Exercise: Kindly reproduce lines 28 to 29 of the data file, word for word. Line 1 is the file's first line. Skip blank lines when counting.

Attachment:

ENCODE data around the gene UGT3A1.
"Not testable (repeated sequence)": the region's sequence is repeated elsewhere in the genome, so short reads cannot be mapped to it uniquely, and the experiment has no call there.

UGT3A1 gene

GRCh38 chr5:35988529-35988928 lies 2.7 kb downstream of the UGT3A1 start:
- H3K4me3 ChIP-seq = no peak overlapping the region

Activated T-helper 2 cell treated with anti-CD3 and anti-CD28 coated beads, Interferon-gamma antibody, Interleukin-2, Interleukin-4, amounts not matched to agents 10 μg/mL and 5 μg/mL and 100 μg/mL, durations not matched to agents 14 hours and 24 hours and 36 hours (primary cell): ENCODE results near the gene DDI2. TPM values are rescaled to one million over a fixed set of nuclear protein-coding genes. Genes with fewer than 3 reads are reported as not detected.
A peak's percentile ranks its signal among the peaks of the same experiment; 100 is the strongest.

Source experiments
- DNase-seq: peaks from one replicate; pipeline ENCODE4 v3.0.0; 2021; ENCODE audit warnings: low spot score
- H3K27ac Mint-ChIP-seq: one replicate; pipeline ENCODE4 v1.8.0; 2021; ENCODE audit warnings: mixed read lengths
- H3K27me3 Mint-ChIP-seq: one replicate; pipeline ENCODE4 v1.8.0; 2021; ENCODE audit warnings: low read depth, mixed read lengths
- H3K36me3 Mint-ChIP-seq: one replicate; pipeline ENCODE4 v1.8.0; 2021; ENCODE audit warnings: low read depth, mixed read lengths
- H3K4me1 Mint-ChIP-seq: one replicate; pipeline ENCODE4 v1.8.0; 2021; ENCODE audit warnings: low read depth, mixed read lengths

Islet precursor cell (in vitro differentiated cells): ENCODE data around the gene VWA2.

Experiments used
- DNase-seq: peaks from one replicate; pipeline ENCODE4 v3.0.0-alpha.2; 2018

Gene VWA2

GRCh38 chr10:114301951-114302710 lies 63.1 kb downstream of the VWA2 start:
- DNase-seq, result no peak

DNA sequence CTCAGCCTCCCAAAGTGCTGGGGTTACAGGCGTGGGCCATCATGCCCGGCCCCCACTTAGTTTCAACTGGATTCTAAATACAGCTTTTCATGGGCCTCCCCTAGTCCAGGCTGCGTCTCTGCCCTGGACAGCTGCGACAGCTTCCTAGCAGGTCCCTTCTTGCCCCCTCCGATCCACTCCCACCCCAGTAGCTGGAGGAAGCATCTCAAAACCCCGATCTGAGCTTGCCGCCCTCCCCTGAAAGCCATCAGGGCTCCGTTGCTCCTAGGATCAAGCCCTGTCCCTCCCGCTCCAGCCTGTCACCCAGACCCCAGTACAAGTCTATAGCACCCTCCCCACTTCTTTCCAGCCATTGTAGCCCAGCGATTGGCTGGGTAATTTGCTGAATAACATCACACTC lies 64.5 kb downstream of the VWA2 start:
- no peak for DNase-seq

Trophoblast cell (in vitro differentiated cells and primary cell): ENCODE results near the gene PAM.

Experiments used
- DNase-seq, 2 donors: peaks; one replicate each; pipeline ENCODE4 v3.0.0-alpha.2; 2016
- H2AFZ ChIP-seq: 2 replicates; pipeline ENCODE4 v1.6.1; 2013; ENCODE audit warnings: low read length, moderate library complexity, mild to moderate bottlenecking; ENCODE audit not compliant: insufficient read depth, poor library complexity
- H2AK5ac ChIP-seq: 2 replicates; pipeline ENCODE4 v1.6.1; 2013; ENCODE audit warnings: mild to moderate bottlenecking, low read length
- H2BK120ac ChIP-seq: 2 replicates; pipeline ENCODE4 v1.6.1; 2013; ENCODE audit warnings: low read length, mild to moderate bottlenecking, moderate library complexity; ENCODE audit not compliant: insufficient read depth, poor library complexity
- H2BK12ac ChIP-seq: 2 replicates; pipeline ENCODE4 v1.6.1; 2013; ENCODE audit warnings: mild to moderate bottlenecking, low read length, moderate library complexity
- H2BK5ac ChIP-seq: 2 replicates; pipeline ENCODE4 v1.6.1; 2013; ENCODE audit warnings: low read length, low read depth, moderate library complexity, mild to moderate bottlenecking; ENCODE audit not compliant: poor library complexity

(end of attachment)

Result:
- H2BK12ac ChIP-seq: 2 replicates; pipeline ENCODE4 v1.6.1; 2013; ENCODE audit warnings: mild to moderate bottlenecking, low read length, moderate library complexity
- H2BK5ac ChIP-seq: 2 replicates; pipeline ENCODE4 v1.6.1; 2013; ENCODE audit warnings: low read length, low read depth, moderate library complexity, mild to moderate bottlenecking; ENCODE audit not compliant: poor library complexity